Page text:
I own shares of offshore driller Seadrill (NYSE: SDRL ) and I'm pretty positive on the long-term outlook for Transocean (NYSE: RIG ) . Both companies recently reported quarterly earnings that were in line and above most analyst expectations, and Seadrill even increased its already-huge dividend by a couple pennies. However, even with the positive news, and my positive view on the outlook for both of these companies, I think it's worth exploring the very real risks that lie with investing in these two big players in offshore oil and gas drilling.
Am I selling? No, I'm not; but maybe you should. Let's take a closer look at why.
Bifurcated demand could cause problems for both sides
The expected demand for offshore drillers is likely to be soft over the next couple of years, but the reality is -- as I and others have pointed out -- the offshore market is really made up of two components: traditional legacy ships, and high specification ships. While there's little doubt that demand for these legacy ships will be down, there is expectation that demand for ships that can operate in deeper and more hostile water, and can drill deeper, will be relatively strong.
On the surface, this indicates that Transocean, with its massive fleet that has a lot of older ships, is most at risk, while Seadrill, with its shiny new fleet that it's adding as many as 19 ships to over the next several years, is well-positioned. While this is largely true -- though Transocean's downside is probably less than it may seem -- my concern is that many investors are going into the next couple of years as if this is simply a binary outcome situation; i.e., Seadrill will do well, while Transocean won't, and that's just not the case.
What investors need to consider is that a lot of new ships are under construction. According to Rigzone, there are 68 new drillships under construction right now, 35 of which are scheduled to be completed by 2015. This is an incredibly important category, because drillships -- specifically ones that can operate in deepwater or ultradeep water, command dayrates of more than $500,000. However, these rates could fall, as Seadrill described in its quarterly earnings release (emphasis mine):
There are reasons, however, to believe that some of our major competitors will accept rates levels for a sixth generation vessels in the $425-$475k level. Currently, the market suffers from limited exploration drilling and delays in field developments from the major oil companies ... Oil companies are trying to determine when dayrates will trough, thus are not compelled to sign contracts if they feel dayrates are still declining. Once a leading edge is defined, others tend to be compelled to award contracts. To this point, in the recent weeks, we have seen increased inquiries by both majors and independent operators following the establishment of a leading edge dayrate.
In short, oil companies are both delaying investment in offshore drilling and waiting to see if dayrates will fall further. The risk for Seadrill is a larger number of newbuilds coming online at a period where there isn't quite enough demand, even in the high specification segment of the market. Of the 68 drillships under construction, 11 are Seadrill's, and eight of those are scheduled to come online in 2014 and 2015. Lastly, the global fleet of drillships is 106, with 98 of those deepwater or ultradeep. By the end of next year, there will be another 35 in operation -- in the middle of a soft demand cycle.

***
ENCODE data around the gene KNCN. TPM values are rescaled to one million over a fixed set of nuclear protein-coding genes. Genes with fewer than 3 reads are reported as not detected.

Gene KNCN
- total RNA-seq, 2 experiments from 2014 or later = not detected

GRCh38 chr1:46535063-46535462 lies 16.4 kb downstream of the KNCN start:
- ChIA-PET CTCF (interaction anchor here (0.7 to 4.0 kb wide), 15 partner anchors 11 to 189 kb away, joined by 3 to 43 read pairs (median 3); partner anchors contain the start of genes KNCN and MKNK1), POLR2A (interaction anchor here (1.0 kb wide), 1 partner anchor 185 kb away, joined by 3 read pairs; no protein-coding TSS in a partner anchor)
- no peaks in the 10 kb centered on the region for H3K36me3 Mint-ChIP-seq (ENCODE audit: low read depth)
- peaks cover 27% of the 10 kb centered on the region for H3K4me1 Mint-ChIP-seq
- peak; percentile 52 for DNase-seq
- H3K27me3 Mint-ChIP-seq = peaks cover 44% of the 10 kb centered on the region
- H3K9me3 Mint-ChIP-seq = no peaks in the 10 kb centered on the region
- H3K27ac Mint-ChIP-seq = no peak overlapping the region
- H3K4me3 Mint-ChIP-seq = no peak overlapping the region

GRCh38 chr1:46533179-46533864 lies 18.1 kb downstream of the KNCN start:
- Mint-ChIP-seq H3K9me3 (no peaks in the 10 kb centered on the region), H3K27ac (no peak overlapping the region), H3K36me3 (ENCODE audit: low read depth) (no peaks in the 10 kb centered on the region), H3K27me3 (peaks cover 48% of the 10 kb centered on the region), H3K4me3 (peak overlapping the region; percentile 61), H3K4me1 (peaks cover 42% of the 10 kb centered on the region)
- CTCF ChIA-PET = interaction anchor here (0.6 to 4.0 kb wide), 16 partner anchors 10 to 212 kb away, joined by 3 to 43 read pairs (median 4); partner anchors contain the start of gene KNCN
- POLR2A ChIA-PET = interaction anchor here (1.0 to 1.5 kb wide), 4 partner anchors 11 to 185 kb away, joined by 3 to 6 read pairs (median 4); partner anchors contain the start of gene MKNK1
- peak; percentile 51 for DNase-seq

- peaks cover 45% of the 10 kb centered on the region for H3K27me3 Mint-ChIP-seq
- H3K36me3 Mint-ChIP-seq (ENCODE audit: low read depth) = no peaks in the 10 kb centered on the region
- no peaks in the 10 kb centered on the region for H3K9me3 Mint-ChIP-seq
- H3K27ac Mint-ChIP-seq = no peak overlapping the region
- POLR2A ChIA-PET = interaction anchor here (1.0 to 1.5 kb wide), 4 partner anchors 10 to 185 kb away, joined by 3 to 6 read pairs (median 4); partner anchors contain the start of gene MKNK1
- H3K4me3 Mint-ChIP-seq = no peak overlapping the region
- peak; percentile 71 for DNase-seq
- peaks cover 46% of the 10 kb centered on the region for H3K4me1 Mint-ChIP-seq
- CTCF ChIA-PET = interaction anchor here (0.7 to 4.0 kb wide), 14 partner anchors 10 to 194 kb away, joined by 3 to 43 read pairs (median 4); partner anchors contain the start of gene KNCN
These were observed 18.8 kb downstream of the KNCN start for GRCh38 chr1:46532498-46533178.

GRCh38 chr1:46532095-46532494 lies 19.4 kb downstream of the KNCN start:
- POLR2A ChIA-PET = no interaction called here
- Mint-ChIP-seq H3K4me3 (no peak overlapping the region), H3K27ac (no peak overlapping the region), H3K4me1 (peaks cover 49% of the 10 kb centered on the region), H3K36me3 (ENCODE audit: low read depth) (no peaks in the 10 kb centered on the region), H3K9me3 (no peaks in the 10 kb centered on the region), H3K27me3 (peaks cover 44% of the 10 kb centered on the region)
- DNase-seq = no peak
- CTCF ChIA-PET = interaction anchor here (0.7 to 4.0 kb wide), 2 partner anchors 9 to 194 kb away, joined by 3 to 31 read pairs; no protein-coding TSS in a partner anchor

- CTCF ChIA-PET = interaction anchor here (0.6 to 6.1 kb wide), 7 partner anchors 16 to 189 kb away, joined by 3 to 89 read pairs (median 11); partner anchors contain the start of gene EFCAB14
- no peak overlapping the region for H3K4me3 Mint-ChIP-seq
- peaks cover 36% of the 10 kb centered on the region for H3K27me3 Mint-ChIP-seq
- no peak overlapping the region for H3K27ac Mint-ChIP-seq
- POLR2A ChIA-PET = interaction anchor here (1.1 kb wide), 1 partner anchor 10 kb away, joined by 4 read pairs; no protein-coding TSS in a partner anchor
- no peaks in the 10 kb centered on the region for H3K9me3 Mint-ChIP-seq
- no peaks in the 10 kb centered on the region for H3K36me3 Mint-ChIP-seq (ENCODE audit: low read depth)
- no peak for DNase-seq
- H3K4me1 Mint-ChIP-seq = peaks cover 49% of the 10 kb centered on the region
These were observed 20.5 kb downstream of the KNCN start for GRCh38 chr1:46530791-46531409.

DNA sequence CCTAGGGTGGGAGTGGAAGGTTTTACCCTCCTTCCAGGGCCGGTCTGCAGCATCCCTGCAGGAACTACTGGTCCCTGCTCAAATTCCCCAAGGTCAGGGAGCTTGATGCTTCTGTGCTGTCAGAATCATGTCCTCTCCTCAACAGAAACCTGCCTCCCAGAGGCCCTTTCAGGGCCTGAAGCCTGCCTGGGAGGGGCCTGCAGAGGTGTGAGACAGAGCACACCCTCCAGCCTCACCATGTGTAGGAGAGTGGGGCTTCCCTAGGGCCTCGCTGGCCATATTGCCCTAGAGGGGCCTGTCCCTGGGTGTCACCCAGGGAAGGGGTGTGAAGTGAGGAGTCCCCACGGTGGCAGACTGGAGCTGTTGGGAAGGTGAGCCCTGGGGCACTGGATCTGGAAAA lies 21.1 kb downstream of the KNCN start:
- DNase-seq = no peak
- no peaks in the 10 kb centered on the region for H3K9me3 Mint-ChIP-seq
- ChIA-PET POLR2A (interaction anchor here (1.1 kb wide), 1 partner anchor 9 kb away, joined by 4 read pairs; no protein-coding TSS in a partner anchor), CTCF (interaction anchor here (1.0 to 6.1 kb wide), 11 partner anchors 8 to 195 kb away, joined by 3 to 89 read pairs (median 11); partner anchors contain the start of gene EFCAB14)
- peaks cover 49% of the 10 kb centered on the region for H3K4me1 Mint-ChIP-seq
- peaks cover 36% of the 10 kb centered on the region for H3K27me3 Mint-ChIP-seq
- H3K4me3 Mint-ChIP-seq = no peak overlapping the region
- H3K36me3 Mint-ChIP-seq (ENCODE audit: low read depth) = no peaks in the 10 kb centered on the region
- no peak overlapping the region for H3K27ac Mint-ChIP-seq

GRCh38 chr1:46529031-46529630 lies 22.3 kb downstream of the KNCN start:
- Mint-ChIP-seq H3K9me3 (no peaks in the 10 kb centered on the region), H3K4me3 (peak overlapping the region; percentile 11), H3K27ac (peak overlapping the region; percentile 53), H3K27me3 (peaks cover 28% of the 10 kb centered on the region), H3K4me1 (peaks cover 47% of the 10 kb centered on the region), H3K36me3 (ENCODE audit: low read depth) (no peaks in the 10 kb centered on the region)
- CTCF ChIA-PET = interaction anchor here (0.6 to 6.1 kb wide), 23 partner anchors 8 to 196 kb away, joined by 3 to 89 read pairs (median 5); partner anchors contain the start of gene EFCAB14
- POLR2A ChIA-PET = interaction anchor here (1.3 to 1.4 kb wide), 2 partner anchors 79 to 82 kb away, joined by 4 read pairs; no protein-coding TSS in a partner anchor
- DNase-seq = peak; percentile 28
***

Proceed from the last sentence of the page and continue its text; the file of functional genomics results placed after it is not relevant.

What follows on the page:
See the risk now?
Debt service double-whammy
Both Seadrill and Transocean have a lot of debt:
As you can see, Seadrill has added a lot more debt, while Transocean has actually paid its down. Most importantly, look at just how leveraged Seadrill is, with a scary-high debt-to-equity ratio. What this tells me is that, while Transocean's older portion of its fleet may suffer from lack of demand, the company is much, much less leveraged than Seadrill.
And this high leverage could create a double-whammy. Simply put, demand for drillships alone needs to grow by more than 30% over the next 20 months just to support newbuilds. If it doesn't, Seadrill could see dayrates get pushed down, and its utilization rates fall at the same time that its debt costs increase when newbuilds are delivered.
Here's one last chart:
Anyway you slice it, Seadrill's high debt load has supported the dividend in the past. Sure, it's not taking out loans to pay the dividend, but if it weren't paying a dividend that's more than double what its peers pay, it wouldn't need to take on so much debt. It's good to see the payout ratio falling below 100%, but as debt grows, dayrates and utilization rates must remain high as well.
Final thoughts: Find balance in your portfolio
As I wrote above, I'm not selling my Seadrill shares. As a matter of fact, I could see myself buying more, or buying shares of Transocean. That's because I'm still 25 years from retirement, Seadrill is only 1.5% of my portfolio, and I don't own shares of any other offshore driller. It's about my level of risk, timeline, and total exposure to the industry.
If you're heavily exposed to offshore drillers, close to retirement, and will depend on income from these companies in the next few years, you should at least consider rebalancing your exposure. I can live with a bad couple of years for offshore drillers. Can you?
If not, maybe it's time to sell off part of your Seadrill or Transocean shares.
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